Julian Castro, former Obama official, launches 2020 presidential bid: ‘Today we’re falling backwards’
Julian Castro, former mayor of San Antonio and housing chief during the Obama administration, formally announced on Saturday that he is seeking the Democratic nomination for the 2020 presidential election.
“Today we’re falling backwards instead of moving forward. And the opportunities that made America, America are reaching fewer and fewer people,” he said, flanked by his wife Erica and children Carina and Cristian in San Antonio’s Plaza Guadalupe, among a crowd of a couple hundred people. “That’s why we are here today. Because we’re going to make sure that the promise of America is there for everyone.”
Introduced by his mother, local activist Rosie Castro, he said the country was going through a crisis of leadership under President Donald Trump.
“I’m running for president because it’s time for new leadership because it’s time for new energy and it’s time for a new commitment to make sure that the opportunities I’ve had are available for every American,” he said. Most of his speech highlighted his family’s immigrant history and San Antonio roots — his grandmother moved to the United States in the 1920s and his mother is a longtime community activist.
Castro described the American Dream as not being a “sprint or a marathon, but a relay. My story wouldn’t be possible without the strong women who came before me and passed me the baton. Because of their hard work, I have the opportunity to stand here today.”
“My family’s story wouldn’t be possible without a country that challenged itself to live up to the promise of America. That was the point of the American Dream: It wasn’t supposed to be just a dream. America was the place where dreams could become real, but right now, the relay isn’t working,” he said.
Castro is the first Mexican-American and first San Antonio native to seek the White House.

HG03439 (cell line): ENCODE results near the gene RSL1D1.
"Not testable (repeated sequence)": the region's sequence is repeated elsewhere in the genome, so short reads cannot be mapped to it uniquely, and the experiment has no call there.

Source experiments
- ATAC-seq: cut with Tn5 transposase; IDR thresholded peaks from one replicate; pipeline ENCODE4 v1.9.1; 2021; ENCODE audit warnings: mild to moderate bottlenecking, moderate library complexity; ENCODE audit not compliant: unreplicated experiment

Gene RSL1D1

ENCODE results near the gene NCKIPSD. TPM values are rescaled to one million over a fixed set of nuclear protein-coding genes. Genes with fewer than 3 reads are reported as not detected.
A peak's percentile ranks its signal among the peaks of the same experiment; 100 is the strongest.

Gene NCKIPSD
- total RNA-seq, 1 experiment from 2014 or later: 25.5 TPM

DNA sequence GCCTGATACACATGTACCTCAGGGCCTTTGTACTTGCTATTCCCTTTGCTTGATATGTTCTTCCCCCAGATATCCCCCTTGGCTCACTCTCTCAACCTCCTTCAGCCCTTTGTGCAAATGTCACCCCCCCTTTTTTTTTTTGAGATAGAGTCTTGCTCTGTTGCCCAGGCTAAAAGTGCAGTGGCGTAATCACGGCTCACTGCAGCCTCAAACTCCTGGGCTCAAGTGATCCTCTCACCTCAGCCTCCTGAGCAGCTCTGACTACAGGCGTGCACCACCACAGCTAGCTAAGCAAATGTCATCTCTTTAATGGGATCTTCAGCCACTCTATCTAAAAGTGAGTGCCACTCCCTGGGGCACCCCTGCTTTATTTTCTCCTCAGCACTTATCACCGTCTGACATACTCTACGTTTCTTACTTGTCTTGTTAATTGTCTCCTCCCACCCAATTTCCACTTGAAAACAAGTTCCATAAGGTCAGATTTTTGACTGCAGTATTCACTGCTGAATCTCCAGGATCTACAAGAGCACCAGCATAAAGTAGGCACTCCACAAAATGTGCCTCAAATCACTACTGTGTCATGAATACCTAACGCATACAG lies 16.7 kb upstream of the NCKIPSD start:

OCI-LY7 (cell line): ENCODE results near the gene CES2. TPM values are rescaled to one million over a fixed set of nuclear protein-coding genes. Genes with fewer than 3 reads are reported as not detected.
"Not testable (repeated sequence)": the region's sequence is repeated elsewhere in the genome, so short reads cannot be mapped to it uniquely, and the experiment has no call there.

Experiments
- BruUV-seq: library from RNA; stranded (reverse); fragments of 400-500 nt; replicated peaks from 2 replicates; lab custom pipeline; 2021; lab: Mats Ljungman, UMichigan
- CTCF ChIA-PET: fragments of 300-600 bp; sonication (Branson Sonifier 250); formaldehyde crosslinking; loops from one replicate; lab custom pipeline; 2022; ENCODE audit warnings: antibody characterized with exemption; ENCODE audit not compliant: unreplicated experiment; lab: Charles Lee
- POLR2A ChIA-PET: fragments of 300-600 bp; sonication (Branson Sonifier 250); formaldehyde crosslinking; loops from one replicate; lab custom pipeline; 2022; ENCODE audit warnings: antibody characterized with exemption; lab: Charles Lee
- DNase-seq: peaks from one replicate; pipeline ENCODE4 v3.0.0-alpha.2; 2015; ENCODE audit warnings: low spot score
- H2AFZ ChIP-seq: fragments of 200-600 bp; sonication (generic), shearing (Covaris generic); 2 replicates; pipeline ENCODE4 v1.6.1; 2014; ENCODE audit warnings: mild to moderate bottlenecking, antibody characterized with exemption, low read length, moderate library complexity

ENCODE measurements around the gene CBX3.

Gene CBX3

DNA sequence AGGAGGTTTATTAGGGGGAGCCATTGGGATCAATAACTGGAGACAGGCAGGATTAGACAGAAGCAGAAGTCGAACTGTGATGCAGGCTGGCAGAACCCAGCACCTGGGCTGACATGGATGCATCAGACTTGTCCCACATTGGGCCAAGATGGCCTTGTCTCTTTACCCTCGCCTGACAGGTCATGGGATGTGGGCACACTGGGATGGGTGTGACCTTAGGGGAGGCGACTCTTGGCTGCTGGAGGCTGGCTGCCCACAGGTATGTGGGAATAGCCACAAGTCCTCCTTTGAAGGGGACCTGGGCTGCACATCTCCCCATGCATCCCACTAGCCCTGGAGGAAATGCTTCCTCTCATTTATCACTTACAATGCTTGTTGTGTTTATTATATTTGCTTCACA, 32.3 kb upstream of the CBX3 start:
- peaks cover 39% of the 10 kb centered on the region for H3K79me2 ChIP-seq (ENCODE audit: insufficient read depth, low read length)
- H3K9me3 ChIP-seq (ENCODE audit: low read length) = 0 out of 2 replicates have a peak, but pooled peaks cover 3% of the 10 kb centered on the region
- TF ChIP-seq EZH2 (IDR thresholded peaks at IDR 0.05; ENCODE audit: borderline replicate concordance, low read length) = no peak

Asking for an America that is the “smartest, healthiest and fairest” nation on Earth, Castro touted his support for universal health care; pre-kindergarten for all, based on a program he sponsored as mayor of San Antonio; affordable higher education, justice and immigration reform, and more attention on combating climate change. He said that if he is elected, his first executive action would be to recommit the U.S. to the Paris Climate Accord that President Trump abandoned last year.
Castro had harsh words for the president as the nation’s government shutdown continues due to conflicts over building a wall along the southern border.
“Yes, we must have border security, but there is a smart and humane way to do it. And there is no way in hell that caging children is keeping us safe,” he said, telling the crowd his grandmother died regretting that she wasn’t able to say goodbye to her mother when she left Mexico for the U.S. in the 1920s.
Acknowledging that his run for the White House was a long shot, as a growing number of high-profile Democrats are expected to enter the race, Castro referred to his hometown of San Antonio.
“There are no frontrunners born here, but I’ve always believed that with big dreams and hard work, anything is possible,” he said.
In response to Castro’s announcement, a spokesman for the Republican National Committee called Castro one of the “biggest lightweights to ever run for president,” saying he was a weak mayor and questioning his tenure as Housing and Urban Development secretary.
“This is obviously just another desperate attempt to become someone else’s running mate,” said RNC spokesman Mike Arens in a statement.
Castro’s next stop and his first trip as a presidential candidate is to Puerto Rico. He’ll be in New Hampshire this Wednesday at the traditional “Politics and Eggs” breakfast, which has become an obligatory stop for presidential candidates.